“That is going to create harm, and that is going to put patients at risk,” Mischell said.
Dr. Josephine Urbina, a graduate of the complex family planning fellowship at the University of California, San Francisco, says it’s frustrating and makes her angry to watch abortion bans go into effect across the country—putting people at risk of prosecution.
“I believe this is a race and power issue,” Urbina said. “And those who will be criminalized for abortion or miscarriage will be the same that are criminalized for everything else.”
Safety concerns at clinics, even in “haven” states
Providers are also dealing with an increasingly hostile atmosphere against their work, even in “haven” states like California, where abortion remains protected under state law. Back in March, San Francisco District Attorney Chesa Boudin’s office alleged anti-abortion protesters “barged” into the UCSF hospital, filming patients and hospital staff, the San Francisco Chronicle reported. The Chronicle reported that anti-abortion activists specifically targeted a doctor by posting stickers with information including the doctor’s name and photograph near the hospital and in the doctor’s neighborhood.
The incident, which is where Urbina works, made “the dangers of providing abortions a reality,” she said.
“I’m a mom of two little girls, and with another one on the way, and these protesters seeing me—a pregnant person—offering abortions I’m sure is something that they probably can’t deal with,” said Urbina. Even so, as a Chicana provider, Urbina feels it is especially important to continue her work to normalize and destigmatize abortion within the Latinx community, she said. “It’s something that I don’t take lightly when I continue to choose to do this work and continue to be there for my community because I think it’s definitely important.”
Dr. Ashley Jeanlus, a current complex family planning fellow at UCSF, said the hospital held security trainings for abortion providers about digital security and best practices when entering the building.
“I don’t know what other specialities [in medicine] in terms of their training and their education get that talk, as to how to protect yourself, how to make sure that you’re not providing your information or details about your location on the internet, how to park away from your clinical site, not to wear your scrubs to the clinic,” Jeanlus said.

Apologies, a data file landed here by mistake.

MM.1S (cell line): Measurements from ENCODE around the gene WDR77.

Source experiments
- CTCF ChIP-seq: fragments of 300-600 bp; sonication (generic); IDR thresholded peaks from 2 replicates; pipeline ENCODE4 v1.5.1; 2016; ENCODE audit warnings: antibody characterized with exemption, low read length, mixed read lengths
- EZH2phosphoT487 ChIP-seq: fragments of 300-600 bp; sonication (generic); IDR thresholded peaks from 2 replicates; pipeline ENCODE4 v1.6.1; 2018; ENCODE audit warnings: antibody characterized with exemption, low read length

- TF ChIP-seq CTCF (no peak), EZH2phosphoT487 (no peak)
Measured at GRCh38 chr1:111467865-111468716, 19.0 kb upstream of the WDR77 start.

A looming labor force crisis
In California, doctors at the University of California, San Francisco, told Prism they’d already been seeing patients from Texas as a result of SB 8, and patients often arrived later in pregnancy than other patients. Without Roe, “the wait time to get in to have a termination is going to be prolonged,” said Urbina.
Abortion providers have a limited number of patients they can see per day, and doctors like Urbina also see patients from abortion clinic deserts in California—even with state leaders’ commitment to protecting abortion rights.
Dr. Tania Serna, another gynecologist as well as associate professor at UCSF, said doctors are still catching up on appointments people put off during earlier waves of the COVID-19 pandemic.
“It’s been worsened due to the COVID pandemic,” Serna said. “We’re feeling a lot of strain.”
Training options for budding medical professionals will likely also drop. Nearly 44% (2,638 of 6,007) future OB/GYNs who are currently in their residency are either certain or unlikely to access in-state abortion training, according to an April paper in the scientific journal Obstetrics & Gynecology.
That amounts to thousands of fewer future gynecologists who won’t have equal access to necessary training on how to remove pregnancy tissue, for example—a procedure doctors carry out to complete an abortion or to stop excessive bleeding and prevent infection after a miscarriage.
“There’s not really going to be the bandwidth for training in post-Roe America, so that’s going to be a significant concern,” added Taylor, the Arizona abortion provider.
Where abortion providers can legally work is also uncertain. Jeanlus had been waiting on the Dobbs decision to determine what state she’ll find a job in after she finishes her fellowship at UCSF.
“The question I get a lot is, ‘Oh, hey Ashley, what are you going to do next year?’” she said. “I essentially tell them [that I was waiting] to learn what the Dobbs decision is because that will dictate which states I [will] be able to work in, which is horrendous.”
Serna said her hospital is training emergency medicine health care workers in post-abortion care and self-managed abortion to mitigate the damage. “We are not backing down, we are still here and prepared for all [who] come into our clinics seeking care, to all seeking training, and to all who wish to learn about ways to support access to evidence-based, patient-centered care,” she said.